Biology’s Thomas Gilmore is United Methodist Scholar/Teacher of the Year
In Thomas Gilmore’s molecular biology lab course this semester, the classwork includes both gene cloning and using molecular techniques to make mutations in the protein. And, by design, neither the professor nor the students will know how their experiment turns out until term’s end.

Each time Gilmore teaches the course, he picks a different topic and uses what he characterizes as a crowdsourcing approach to specific questions—in this case, questions related to his work as a researcher into the causes of cancer and autoimmune diseases. The aim of the course is twofold. It gives students hands-on experience in laboratory techniques and an understanding of the efforts and rewards of scientific inquiry.

Gilmore’s dedication to research and instruction has earned him the 2014 United Methodist Scholar/Teacher of the Year Award. Endowed by the General Board of Higher Education and Ministry of the United Methodist Church, the award recognizes outstanding scholarship and contributions to the learning arts and the University. Read more
BU Mourns Freshman Diego Fernandez Montes
He entered BU just last fall, but Diego Fernandez Montes (CAS’17) had a whirlwind schedule befitting a campus veteran. Treasurer of his residence hall association and of the Mexican student group Mexas@BU, he often cast his gaze to the troubles of others, from the economic and violence problems in his own country to those in Venezuela, home to several friends.

During spring break, Montes was killed in a robbery while taking a taxi in his home of Mexico City. His funeral drew family and friends from several countries; many of those friends were BU students. Read more
Announcements
Teaching Award Nominations Due March 31
Each year, the College honors some of our best educators with a range of teaching awards. These prizes are awarded annually to members of the CAS faculty who exemplify deep and broad commitment, skill, effectiveness, impact, and leadership in teaching. Nominations should be sent electronically to Associate Dean Susan Jackson by March 31. More information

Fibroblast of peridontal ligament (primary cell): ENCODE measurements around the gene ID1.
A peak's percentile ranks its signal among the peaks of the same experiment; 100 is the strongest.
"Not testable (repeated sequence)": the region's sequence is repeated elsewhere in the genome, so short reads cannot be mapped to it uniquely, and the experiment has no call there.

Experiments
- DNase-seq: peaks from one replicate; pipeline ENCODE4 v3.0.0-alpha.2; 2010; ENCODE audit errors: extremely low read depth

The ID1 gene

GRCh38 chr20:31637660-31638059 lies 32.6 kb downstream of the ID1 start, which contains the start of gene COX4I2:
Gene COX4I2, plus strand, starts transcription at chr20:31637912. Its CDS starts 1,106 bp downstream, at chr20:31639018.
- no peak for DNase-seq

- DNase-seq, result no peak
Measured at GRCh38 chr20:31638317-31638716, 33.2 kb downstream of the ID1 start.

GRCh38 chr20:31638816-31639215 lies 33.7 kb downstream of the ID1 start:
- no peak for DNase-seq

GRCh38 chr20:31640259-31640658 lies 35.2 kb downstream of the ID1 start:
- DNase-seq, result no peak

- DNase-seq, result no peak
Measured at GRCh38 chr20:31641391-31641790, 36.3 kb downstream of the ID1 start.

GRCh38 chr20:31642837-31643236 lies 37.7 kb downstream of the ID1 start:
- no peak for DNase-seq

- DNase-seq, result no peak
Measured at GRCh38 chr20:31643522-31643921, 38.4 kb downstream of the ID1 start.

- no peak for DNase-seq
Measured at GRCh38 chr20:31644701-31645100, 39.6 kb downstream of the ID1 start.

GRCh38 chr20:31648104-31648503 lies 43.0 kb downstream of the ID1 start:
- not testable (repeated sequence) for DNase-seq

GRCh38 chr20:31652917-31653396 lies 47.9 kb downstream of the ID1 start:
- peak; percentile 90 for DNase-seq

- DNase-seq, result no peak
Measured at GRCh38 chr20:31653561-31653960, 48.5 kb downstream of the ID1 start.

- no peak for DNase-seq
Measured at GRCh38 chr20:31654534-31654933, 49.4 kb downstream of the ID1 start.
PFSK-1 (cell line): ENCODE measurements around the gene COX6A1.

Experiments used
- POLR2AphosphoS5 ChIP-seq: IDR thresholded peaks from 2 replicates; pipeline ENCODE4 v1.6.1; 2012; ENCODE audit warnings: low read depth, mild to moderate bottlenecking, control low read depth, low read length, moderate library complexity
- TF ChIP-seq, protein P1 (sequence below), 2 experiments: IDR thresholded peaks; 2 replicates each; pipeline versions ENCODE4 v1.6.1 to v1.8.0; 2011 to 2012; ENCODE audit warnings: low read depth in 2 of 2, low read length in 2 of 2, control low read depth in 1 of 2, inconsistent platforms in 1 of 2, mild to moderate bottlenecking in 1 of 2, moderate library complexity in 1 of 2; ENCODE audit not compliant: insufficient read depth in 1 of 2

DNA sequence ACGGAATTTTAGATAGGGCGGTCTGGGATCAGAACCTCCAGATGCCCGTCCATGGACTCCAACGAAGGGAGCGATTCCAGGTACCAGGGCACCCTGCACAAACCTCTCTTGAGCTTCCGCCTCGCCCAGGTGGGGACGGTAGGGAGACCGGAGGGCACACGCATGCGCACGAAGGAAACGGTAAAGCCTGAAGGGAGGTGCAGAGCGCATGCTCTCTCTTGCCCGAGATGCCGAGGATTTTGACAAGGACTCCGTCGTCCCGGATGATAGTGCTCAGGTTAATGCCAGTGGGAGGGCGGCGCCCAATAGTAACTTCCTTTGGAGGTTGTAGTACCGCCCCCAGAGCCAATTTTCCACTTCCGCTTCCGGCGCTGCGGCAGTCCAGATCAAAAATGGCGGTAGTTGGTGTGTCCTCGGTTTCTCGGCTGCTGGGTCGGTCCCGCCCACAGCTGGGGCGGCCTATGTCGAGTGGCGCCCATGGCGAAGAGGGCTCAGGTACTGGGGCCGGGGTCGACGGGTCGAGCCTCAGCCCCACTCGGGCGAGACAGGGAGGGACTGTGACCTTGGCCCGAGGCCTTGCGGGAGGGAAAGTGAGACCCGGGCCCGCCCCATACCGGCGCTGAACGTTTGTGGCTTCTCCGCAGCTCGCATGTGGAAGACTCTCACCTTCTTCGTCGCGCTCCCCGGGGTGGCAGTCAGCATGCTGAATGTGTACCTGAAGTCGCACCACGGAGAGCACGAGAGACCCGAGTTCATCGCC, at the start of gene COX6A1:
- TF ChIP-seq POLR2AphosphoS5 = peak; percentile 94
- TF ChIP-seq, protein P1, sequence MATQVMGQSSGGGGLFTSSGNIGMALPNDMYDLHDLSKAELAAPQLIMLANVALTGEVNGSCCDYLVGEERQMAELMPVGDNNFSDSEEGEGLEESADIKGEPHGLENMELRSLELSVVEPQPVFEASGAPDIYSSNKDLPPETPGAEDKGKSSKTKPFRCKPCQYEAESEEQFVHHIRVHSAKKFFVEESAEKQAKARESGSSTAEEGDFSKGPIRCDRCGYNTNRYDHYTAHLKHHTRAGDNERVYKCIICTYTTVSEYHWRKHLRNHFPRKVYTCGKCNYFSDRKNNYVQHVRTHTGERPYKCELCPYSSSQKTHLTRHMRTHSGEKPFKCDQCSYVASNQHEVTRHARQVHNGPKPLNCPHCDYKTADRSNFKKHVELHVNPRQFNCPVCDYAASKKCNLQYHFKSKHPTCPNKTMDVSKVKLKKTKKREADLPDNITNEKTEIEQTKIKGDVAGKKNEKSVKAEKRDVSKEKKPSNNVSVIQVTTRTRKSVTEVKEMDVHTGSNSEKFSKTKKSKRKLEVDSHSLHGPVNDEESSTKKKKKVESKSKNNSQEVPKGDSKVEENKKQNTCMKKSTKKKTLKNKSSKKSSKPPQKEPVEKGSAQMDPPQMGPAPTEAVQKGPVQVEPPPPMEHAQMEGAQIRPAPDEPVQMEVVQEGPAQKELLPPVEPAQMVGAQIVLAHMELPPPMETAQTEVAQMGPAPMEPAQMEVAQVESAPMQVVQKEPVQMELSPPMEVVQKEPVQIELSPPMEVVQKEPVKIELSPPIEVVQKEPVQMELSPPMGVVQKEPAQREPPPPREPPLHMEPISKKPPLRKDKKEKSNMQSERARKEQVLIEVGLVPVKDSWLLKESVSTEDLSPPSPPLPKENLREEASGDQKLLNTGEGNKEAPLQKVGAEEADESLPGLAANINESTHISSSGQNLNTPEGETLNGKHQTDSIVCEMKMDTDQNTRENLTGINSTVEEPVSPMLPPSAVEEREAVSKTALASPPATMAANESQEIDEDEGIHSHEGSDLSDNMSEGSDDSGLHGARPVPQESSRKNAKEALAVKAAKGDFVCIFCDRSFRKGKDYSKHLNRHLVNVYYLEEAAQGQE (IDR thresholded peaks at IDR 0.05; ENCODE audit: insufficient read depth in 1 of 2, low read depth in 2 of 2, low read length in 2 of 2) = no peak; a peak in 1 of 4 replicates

Nominations for Hariri Junior Fellows Due April 4
The Rafik B. Hariri Institute for Computing and Computational Science & Engineering is now accepting nominations for the 2014/15 class of Junior Faculty Fellows. Read more
more news
Lectures & Events
27-29
MAR
A Revolutionary Moment: Women’s Liberation in the Late 1960s and Early 1970s
1
Apr
Stability Versus Democratization in the New Egypt
3
APR
Some Little-Known Mutinies Around 1946—A Lecture by Leela Gandhi
4
APR
“Female Authority” in the 17th and 18th Centuries (Benedict Lecture Series)
8
APR
Muslim Women’s Autobiographical Writing in South Asia
The Future of Europe with Bruno Maçães
Annual Core Poetry Reading
View Calendar
Faculty Meetings & Deadlines
28
MAR
Linking Program Goals with Evidence to Improve Outcomes Assessment
1
APR
Teaching Award Nominations Due
Due: List of 20 Potential External Evaluators for Tenure and Promotion
2
APR
CAS Faculty Meeting
4
APR
Initial Requests to Conduct Searches During 2014/15 Year Due
Learning Outcomes Assessment in the Arts and Humanities
Deadline for Secondary Administrative Appointments and Reappointments
Nominations for Hariri Junior Fellows Due
16
APR
CAS CCD Meeting
25
APR
Full-Time Reappointment or Non-Reappointment Papers
chairs/faculty calendar
Faculty Meetings
Keep us in the loop
Let us know about news or upcoming events. Announcements about upcoming events, new faculty book publications, and news items can also be submitted online. If you prefer, you can send news items to cascom@bu.edu, or call Jeremy Schwab at 617-358-1056. Events geared toward students should be submitted to the Student Programs Office.

For all matters regarding your alumni, please contact Associate Director of Development & Alumni Relations Jeffrey Murphy at 617-353-5881